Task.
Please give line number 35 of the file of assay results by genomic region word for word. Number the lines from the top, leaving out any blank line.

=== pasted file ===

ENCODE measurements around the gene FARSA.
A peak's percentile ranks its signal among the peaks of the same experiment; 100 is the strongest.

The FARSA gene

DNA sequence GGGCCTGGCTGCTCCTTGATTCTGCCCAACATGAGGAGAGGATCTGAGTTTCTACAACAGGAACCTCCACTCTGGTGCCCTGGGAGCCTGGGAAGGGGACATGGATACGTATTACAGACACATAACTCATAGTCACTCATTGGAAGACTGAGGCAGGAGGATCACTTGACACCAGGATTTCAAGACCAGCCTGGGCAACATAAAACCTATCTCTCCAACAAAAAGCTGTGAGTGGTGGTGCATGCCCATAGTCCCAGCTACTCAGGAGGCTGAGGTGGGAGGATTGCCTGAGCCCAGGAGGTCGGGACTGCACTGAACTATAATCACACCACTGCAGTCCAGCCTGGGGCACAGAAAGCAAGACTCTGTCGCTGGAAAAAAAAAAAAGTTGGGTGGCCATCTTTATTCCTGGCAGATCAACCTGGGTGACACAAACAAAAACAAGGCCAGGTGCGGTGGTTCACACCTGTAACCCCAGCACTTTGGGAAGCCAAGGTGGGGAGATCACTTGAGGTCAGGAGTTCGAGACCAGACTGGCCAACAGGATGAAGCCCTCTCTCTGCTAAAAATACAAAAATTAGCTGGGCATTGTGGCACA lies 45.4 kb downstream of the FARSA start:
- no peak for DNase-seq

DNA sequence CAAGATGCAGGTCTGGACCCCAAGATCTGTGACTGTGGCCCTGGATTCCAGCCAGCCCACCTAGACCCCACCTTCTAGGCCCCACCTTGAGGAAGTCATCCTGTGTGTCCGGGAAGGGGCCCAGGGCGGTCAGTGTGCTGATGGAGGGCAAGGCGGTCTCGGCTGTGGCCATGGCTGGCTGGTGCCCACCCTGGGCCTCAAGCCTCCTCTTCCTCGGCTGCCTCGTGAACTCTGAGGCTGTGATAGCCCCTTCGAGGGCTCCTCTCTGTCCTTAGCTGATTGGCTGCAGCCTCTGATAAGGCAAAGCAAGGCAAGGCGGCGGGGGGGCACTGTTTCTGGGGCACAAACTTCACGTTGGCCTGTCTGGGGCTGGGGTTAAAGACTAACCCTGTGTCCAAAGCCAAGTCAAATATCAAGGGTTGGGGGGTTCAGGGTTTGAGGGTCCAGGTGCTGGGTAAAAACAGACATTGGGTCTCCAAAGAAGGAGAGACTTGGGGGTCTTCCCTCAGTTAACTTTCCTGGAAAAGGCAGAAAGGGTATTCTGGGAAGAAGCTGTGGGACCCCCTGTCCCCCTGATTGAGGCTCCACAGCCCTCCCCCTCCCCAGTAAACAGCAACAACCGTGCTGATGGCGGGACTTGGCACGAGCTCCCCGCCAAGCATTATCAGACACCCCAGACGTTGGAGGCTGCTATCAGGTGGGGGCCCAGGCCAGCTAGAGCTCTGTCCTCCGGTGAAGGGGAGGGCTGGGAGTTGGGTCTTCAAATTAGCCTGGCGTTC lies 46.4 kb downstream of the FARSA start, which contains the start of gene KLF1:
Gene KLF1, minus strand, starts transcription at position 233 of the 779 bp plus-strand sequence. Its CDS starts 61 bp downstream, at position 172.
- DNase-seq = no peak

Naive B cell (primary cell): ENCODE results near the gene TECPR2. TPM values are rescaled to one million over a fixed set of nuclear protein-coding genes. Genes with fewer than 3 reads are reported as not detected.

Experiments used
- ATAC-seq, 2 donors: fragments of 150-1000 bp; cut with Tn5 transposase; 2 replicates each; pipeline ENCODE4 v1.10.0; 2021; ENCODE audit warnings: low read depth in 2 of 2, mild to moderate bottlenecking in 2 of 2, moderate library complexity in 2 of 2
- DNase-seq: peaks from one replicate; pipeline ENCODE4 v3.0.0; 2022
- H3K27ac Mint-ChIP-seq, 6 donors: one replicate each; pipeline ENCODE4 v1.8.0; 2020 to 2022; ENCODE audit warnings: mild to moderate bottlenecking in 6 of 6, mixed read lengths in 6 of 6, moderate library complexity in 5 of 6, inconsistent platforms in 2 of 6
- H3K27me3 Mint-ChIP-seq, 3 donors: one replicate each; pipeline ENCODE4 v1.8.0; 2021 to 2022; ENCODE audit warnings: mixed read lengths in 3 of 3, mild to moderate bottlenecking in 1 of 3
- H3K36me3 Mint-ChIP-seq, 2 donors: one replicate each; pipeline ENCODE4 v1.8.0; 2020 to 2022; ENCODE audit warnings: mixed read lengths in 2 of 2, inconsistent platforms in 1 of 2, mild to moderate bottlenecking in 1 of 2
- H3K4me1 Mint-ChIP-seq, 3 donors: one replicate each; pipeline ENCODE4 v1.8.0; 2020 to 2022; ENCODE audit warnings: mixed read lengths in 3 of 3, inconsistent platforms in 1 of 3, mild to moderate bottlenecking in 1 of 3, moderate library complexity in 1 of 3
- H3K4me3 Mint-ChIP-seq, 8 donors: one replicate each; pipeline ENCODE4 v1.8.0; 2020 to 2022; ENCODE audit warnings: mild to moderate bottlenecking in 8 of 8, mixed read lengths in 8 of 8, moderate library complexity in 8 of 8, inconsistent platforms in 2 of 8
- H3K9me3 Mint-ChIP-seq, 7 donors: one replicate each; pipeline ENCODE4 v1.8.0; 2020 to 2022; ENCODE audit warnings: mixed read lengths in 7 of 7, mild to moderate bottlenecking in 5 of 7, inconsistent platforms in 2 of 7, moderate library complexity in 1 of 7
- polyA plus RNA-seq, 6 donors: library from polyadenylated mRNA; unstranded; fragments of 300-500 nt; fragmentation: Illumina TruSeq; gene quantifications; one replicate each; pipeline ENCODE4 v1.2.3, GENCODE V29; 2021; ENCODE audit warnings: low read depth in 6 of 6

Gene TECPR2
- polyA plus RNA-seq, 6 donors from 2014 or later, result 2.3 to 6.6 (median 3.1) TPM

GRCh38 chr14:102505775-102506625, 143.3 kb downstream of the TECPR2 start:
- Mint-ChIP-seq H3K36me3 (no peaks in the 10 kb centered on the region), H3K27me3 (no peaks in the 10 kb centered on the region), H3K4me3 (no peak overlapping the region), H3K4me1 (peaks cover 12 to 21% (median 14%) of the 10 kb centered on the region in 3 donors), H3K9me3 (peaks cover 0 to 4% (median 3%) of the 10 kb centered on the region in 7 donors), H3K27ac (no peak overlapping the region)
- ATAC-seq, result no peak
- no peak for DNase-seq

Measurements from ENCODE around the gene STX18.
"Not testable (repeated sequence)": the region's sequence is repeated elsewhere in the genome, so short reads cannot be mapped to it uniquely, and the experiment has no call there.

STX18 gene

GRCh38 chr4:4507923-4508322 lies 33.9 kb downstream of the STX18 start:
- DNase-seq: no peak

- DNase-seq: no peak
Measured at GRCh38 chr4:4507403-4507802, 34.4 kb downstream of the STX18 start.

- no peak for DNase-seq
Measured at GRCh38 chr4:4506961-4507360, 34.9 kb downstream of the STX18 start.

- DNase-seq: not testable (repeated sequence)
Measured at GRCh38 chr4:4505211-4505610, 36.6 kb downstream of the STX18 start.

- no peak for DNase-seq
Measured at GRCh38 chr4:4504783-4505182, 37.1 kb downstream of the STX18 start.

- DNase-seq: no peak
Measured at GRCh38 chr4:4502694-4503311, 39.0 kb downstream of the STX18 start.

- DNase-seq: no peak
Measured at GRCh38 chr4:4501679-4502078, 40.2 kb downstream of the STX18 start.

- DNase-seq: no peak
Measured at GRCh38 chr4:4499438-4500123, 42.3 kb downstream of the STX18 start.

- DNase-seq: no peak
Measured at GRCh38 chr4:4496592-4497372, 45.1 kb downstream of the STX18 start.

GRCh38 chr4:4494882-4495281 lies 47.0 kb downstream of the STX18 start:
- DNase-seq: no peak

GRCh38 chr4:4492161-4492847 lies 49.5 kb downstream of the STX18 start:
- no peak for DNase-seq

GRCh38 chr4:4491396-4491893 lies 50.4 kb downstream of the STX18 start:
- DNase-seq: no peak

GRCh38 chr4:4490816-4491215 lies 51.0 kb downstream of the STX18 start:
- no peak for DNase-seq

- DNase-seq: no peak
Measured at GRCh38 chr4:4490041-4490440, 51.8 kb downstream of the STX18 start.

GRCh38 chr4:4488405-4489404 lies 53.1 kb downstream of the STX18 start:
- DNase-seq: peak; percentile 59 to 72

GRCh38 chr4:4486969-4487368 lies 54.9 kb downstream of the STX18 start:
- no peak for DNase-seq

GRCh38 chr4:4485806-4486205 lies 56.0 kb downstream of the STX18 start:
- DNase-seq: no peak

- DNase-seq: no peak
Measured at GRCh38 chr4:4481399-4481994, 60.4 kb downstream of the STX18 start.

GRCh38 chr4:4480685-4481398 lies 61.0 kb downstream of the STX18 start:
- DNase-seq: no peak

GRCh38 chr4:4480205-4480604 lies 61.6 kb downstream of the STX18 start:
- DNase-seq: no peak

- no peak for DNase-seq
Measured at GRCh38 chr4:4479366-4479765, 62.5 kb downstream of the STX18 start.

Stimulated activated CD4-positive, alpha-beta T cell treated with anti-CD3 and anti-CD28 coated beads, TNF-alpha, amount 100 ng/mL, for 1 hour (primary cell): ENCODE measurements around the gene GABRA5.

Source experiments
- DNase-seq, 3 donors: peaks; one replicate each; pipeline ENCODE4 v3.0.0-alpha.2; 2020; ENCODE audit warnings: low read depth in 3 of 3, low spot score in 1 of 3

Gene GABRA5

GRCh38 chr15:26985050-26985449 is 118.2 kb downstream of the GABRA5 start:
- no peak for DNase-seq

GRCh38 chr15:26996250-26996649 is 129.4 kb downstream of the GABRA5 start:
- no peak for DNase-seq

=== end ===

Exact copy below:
- DNase-seq: not testable (repeated sequence)